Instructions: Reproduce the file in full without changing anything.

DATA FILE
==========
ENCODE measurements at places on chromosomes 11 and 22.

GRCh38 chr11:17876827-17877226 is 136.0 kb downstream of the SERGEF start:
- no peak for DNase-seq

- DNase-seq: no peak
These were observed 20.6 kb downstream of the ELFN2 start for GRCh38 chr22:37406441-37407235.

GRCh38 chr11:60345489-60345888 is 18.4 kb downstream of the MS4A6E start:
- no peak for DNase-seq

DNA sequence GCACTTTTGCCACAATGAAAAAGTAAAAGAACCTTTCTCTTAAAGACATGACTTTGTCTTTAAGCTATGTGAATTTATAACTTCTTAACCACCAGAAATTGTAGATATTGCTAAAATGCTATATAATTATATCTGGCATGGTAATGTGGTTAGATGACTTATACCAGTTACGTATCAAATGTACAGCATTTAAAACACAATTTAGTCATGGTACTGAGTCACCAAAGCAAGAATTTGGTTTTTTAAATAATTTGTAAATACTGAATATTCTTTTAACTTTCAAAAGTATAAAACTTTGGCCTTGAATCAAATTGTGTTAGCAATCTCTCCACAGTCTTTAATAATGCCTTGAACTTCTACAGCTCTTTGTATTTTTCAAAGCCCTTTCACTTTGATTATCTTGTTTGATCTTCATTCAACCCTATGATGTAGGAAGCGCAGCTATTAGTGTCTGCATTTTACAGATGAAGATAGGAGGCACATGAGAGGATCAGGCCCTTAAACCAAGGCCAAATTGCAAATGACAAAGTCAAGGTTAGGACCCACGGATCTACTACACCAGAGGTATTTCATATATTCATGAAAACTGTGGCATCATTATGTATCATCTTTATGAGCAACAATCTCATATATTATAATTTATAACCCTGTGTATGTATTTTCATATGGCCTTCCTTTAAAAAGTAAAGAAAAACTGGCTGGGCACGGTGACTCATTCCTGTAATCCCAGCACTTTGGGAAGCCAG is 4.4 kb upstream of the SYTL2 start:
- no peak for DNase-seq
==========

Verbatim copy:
ENCODE measurements at places on chromosomes 11 and 22.

GRCh38 chr11:17876827-17877226 is 136.0 kb downstream of the SERGEF start:
- no peak for DNase-seq

- DNase-seq: no peak
These were observed 20.6 kb downstream of the ELFN2 start for GRCh38 chr22:37406441-37407235.

GRCh38 chr11:60345489-60345888 is 18.4 kb downstream of the MS4A6E start:
- no peak for DNase-seq

DNA sequence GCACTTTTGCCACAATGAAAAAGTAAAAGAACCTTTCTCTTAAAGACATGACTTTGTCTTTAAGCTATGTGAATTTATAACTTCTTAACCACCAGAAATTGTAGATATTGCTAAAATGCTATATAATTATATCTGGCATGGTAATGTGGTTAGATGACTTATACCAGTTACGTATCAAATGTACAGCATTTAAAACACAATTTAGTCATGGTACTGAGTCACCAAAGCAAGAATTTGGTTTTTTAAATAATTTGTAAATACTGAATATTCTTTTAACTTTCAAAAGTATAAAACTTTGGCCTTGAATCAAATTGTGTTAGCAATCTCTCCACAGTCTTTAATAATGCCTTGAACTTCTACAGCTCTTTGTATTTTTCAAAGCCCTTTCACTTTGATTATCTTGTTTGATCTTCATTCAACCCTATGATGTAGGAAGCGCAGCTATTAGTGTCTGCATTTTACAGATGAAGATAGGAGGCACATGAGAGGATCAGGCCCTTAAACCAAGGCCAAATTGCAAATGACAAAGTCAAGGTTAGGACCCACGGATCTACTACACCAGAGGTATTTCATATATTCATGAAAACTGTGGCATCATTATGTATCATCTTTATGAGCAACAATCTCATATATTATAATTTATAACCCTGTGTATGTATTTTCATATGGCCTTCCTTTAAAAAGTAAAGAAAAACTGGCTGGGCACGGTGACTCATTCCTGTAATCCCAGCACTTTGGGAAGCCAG is 4.4 kb upstream of the SYTL2 start:
- no peak for DNase-seq